That natal idea, and one of the themes central to all 11 developers agreeing to travel to Los Angeles for the shoot, was the production and filming of a game jam for a televised audience (or at least a YouTube audience) with the intent to document the ups and downs of actually developing a game – hopefully sharing that experience with a viewership likely ranging into the hundreds of thousands, possibly millions. More importantly, it would be an opportunity for the group to share the closely-knit spirit of togetherness unique to indie development, presented through the lens of popular YouTube personalities with massive, mostly younger built-in viewerships. A slam dunk, you might say, created in earnest to shine a kind of light into the often misrepresented world of creating… or at least, that's what everyone thought.

At some point GAME_JAM outgrew itself, attracting the attention of major sponsors as well as a couple of our "high creative" production executives from the adjacent office down the street, and over the next four or five months the show began phasing into something less documentary and more docu-tainment. A sort of competition, held between four teams of "Jammers" (the developers), and "Gamers" (the YouTubers), as they battled it out to see who could come up with the best game combining both development and entertainment skillsets. Plus to see who could win a healthy array of branded prizes, generously procured by said sponsors and totally un-vetted by anyone who actually understands game development. At some point which remains unclear, the show wholly dipped into a scripted reality slant and became less about making a game and more about creating drama for sake of the audience, less than one day out of the four blocked off for shooting available to sit down and jam. The rest of the program, as it turned out, was filled with arts and crafts, physical challenges, and competitive gaming – once again, totally unrelated to game development. But that wasn't communicated to anyone, and through Polaris' local contacts the developers were signed up and flown out to Culver City, where they awaited their first hurdle in Maker's legal department.

It's a pretty good story about how standing up to and being united in the face of what essentially equates to bullying can really change the outcome. That is to say, from my perspective, I think that a lot of the developers here have a bitter taste in their mouth from the experience, and yes it's true that the game jam was cancelled, but it could have been a lot worse if it had continued on the path it was going down. The event may have been a failure, but I see this as a general success in doing the right thing in the face of adversity.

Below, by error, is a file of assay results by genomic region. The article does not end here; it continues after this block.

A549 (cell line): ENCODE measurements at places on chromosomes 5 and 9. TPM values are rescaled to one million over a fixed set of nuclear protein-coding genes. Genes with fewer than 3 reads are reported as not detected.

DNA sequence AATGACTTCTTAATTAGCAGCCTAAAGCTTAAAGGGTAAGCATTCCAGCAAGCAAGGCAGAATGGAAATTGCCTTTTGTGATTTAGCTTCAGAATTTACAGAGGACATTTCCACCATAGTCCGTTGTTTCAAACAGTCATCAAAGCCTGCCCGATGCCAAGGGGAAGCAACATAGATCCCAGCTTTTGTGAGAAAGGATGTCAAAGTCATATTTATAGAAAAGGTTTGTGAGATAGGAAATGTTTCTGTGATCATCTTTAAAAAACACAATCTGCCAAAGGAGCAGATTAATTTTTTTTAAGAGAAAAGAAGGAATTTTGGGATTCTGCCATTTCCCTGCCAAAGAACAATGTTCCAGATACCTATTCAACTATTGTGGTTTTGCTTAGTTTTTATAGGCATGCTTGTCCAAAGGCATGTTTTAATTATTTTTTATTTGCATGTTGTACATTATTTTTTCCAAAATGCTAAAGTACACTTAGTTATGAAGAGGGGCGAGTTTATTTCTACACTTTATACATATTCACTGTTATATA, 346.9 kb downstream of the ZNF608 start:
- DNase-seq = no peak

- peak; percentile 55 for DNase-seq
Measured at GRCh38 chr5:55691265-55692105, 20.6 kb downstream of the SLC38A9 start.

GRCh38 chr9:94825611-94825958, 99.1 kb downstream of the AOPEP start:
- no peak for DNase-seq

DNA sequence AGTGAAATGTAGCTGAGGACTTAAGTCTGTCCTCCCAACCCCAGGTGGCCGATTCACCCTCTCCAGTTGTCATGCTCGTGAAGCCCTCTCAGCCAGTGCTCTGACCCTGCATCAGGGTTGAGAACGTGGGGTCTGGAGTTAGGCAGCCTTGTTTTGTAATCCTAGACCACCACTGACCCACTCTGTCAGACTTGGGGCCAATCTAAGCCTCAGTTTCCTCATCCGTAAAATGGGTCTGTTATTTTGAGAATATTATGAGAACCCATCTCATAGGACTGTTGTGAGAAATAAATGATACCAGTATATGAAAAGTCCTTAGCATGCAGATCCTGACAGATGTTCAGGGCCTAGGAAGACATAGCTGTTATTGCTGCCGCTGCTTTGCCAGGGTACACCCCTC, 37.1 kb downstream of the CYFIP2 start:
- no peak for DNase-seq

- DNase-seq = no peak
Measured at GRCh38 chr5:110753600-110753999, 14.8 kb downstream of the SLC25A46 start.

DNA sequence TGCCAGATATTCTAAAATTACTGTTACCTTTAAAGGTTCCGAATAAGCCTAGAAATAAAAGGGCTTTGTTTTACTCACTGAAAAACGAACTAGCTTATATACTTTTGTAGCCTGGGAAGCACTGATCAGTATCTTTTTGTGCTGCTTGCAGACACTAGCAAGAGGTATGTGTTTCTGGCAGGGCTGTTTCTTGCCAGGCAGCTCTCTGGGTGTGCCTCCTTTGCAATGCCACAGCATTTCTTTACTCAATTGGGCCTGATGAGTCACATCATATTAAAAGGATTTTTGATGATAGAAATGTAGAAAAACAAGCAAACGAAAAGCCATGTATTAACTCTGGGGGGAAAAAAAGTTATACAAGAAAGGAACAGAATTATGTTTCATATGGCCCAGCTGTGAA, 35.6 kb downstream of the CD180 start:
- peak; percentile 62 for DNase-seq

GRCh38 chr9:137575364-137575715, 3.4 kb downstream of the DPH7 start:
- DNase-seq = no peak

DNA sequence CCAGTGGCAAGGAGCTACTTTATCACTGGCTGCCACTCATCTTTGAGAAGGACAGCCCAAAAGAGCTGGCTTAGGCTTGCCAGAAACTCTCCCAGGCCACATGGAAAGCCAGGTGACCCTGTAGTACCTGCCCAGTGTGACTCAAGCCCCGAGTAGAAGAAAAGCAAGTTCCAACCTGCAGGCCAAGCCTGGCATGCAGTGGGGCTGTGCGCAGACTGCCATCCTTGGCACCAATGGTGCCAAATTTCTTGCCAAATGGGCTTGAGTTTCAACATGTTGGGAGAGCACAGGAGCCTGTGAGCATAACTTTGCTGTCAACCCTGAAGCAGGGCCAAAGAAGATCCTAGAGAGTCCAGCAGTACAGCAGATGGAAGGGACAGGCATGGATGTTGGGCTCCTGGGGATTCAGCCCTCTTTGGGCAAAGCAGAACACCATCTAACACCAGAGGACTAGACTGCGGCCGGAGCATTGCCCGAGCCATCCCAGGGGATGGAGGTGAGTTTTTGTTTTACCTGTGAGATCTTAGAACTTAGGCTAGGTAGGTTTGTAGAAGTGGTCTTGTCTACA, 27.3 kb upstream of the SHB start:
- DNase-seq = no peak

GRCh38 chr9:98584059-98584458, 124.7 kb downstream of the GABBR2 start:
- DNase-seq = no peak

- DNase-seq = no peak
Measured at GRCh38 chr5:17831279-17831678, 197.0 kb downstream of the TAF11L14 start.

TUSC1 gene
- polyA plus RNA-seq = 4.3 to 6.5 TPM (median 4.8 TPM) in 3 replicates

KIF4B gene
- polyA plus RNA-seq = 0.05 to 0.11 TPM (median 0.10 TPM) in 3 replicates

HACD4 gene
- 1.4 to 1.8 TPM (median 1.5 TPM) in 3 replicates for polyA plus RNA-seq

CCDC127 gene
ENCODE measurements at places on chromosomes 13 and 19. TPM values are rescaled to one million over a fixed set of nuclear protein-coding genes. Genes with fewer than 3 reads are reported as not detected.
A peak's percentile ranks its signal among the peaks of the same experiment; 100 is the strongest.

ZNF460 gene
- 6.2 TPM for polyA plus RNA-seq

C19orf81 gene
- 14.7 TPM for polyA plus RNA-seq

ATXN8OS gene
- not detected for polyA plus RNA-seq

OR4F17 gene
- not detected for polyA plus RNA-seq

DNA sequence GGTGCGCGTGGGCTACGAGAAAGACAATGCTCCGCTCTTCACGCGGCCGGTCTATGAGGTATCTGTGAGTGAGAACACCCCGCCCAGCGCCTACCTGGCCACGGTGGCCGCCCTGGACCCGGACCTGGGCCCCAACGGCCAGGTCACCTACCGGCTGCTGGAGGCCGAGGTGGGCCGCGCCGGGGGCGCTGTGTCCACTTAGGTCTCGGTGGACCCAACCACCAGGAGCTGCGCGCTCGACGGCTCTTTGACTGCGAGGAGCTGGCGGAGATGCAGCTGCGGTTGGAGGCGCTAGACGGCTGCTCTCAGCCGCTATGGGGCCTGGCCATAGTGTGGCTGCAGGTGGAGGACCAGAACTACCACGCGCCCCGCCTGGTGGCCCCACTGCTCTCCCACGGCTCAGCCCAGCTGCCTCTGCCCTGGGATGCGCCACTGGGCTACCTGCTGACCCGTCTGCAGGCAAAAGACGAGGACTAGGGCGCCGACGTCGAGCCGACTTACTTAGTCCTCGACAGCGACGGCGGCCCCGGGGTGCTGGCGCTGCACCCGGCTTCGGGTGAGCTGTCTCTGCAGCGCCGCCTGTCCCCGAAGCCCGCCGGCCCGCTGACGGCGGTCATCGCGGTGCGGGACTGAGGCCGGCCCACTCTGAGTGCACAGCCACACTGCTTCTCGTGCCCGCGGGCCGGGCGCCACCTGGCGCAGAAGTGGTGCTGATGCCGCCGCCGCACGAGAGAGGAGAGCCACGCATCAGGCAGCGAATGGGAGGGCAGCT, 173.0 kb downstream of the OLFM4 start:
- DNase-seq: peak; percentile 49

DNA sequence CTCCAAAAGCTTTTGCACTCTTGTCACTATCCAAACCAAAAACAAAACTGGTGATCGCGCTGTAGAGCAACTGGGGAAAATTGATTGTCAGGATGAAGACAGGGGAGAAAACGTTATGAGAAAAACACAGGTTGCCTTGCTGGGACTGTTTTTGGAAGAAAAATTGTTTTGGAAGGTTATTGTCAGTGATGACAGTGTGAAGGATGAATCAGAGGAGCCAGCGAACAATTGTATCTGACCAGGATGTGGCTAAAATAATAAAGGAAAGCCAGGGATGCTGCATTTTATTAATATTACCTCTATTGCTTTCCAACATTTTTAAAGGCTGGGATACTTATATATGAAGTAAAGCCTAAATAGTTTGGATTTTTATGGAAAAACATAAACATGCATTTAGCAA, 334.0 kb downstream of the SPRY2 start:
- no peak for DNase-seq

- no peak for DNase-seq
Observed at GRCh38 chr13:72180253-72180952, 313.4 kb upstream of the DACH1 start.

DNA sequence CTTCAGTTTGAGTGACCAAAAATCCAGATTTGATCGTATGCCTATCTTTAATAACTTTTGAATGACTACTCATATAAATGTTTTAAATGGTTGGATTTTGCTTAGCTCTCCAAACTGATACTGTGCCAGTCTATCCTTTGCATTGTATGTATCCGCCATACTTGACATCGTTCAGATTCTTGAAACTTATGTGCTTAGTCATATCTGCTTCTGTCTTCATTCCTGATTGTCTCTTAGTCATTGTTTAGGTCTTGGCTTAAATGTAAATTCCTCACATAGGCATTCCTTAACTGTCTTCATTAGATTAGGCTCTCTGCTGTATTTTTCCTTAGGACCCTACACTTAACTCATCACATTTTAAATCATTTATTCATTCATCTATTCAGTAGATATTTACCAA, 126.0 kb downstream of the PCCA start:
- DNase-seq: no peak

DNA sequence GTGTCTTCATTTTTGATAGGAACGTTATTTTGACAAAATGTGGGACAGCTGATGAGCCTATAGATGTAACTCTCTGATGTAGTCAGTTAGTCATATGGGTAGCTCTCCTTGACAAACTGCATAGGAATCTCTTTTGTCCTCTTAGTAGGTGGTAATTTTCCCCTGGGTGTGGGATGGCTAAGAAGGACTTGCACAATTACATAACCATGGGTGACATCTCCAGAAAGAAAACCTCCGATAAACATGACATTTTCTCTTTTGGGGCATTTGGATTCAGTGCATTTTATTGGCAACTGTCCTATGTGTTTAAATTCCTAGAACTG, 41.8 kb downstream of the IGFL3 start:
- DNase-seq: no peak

Read the article here: http://indiestatik.c...-expensive-game-jam/

And it's also worth reading about the experience as described by three of the developers who attended:

Zoe: (She was contractually obligated not to write about the specifics, so it's a little less directly related)

Hide yo wives! Hide yo kids! And hide yo husbands, cuz they RTFing errybody out here!

Microsoft Corp. on Monday issued an emergency security warning saying that hackers have found a way to booby-trap certain common Word files with the .rtf extension.

Microsoft says it's aware of attacks going on now, but there's no fix yet to stop the hackers. It's working on a way to stop the bug.

The only way to be sure your computer won't get infected is not to open a document with the .rtf file extension until Microsoft says it's fine to do so.

Read more here:


The Business Insider article seems to imply the attacks are for all editions of Microsoft Word, but the actual security advisory says the exploit only works in versions before Word 2010:

At this time, we are aware of limited, targeted attacks directed at Microsoft Word 2010.


We were glad to see in our tests that this exploit fails (resulting in a crash) on machines running Word 2013, due to the ASLR enforcement introduced for this product.

So be sure to read the actual security advisory posted by Microsoft here to get the actual info:


Developer's Corner / Unreal Engine now $20/mo + 5% royalties
« on: March 20, 2014, 12:49 PM »
Unreal Engine announced yesterday/today (I heard about it yesterday, but the blog post I read yesterday has today's date...) a new version of the engine, as well as a new pricing model.

So now, you too can be licensed to use Unreal in your game project for only $20 per month, plus 5% of any sales:

Unreal Engine 4 launches today. What we’re releasing is both simple and radical: everything.

Epic’s goal is to put the engine within reach of everyone interested in building games and 3D content, from indies to large triple-A development teams, and Minecraft creators as well. For $19/month you can have access to everything, including the Unreal Editor in ready-to-run form, and the engine’s complete C++ source code hosted on GitHub for collaborative development.